Periprosthetic humeral shaft fractures are increasing in incidence as shoulder replacements become more common. Surgical management of humeral shaft fractures can only be deemed appropriate when the degree of pain, the extent of disability, and the number of comorbid conditions are taken into consideration.

Among trauma surgeons there exists no preferred surgical approach to fractures of different segments of the humerus; however, the anterolateral approach to midshaft fractures is the most common although viable alternative approaches exist. In this case, we perform an open reduction and internal fixation of a diaphyseal periprosthetic humeral fracture with a posterior triceps sparing approach.

PUBLISHED: Bone Graft for Nonunion of Right Thumb Proximal Phalanx Fracture

Bone Graft for Nonunion of Right Thumb Proximal Phalanx Fracture
Sudhir B. Rao, MD1Mark N. Perlmutter, MS, MD, FICS, FAANOS2Arya S. Rao3Grant Darner4
1Big Rapids Orthopaedics
2Carolina Regional Orthopaedics
3Columbia University
4Duke University School of Medicine

In this video, the authors describe and demonstrate a surgical technique for the treatment of an unstable nonunion of a proximal phalangeal fracture of the thumb.

The video describes the surgical exposure, preparation of the nonunion site, harvesting of autogenous iliac corticocancellous bone graft, bone grafting of the defect, and stabilization with K-wire fixation.

PUBLISHED: Cochlear Implant

Cochlear Implant
C. Scott Brown, MDCalhoun D. Cunningham III, MD
Duke University Medical Center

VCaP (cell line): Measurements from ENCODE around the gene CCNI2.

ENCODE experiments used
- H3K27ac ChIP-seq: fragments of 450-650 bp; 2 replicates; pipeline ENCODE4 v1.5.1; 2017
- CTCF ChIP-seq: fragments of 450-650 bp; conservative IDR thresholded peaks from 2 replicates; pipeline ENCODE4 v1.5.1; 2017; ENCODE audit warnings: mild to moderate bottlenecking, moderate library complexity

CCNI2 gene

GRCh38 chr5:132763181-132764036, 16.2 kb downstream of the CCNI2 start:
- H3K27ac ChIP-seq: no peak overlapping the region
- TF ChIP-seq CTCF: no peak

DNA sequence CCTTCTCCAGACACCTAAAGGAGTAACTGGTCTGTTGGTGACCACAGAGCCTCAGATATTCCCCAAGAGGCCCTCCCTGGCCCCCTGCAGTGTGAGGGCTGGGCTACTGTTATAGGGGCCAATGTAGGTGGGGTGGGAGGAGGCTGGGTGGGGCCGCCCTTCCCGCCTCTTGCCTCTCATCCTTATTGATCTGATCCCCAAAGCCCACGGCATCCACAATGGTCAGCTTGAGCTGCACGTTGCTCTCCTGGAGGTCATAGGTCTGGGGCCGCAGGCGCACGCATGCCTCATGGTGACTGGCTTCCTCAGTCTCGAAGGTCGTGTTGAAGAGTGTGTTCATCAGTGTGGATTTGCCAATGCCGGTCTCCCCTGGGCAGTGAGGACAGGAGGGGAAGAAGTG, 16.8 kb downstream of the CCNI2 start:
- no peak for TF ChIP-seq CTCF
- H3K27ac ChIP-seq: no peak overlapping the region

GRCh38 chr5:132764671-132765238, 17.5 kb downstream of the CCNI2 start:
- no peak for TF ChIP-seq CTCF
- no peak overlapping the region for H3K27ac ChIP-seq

For patients who present with bilateral severe-to-profound sensorineural hearing loss who have little-to-no benefit from conventional hearing aids, cochlear implants can restore hearing by directly stimulating the cochlear nerve.

This video demonstrates the placement of a cochlear implant. A standard mastoidectomy and facial recess approach is performed to visualize the round window niche and membrane. The round window membrane is opened, and the cochlear implant electrode is carefully inserted into the scala tympani. After several weeks, the patient returns for implant activation with a dedicated team of audiologists.

PUBLISHED: Open Cholecystectomy for Gallbladder Disease

Open Cholecystectomy for Gallbladder Disease
Jacob C. Mesiti1Yoko Young Sang, MD2Peter F. Rovito, MD2;
1Lake Erie College of Osteopathic Medicine
2World Surgical Foundation

Gallbladder diseases are a subset of a spectrum of pathologies of the biliary system and are a particularly common etiology of abdominal pain encountered in modern medicine. These pathologies most often share a similar underlying mechanism of disease: obstruction of a portion of the biliary tree by cholelithiasis, or gallstones.

Gallstones, for the most part, form initially in the gallbladder with the exception of primary common bile duct (CBD) stones that form primarily in the CBD. Risk factors include a wide variety of conditions both pathologic and physiologic, including hyperlipidemia, hemolysis, and pregnancy. The resulting obstruction creates a state of biliary stasis, eventually leading to inflammation, pain, and an increased risk of infection. The anatomical location of the obstruction contributes greatly to both the clinical presentation and the ultimate treatment of the disease.

A hallmark of the treatment of gallbladder disease, ranging from simple biliary colic to life-threatening emphysematous cholecystitis, is the cholecystectomy. In modernized countries, this procedure is almost invariably performed laparoscopically. However, in certain clinical scenarios, such as when a patient cannot tolerate the pneumoperitoneum associated with laparoscopic surgery or when the procedure takes place in a developing country with limited access to laparoscopic capabilities, an open approach is preferred.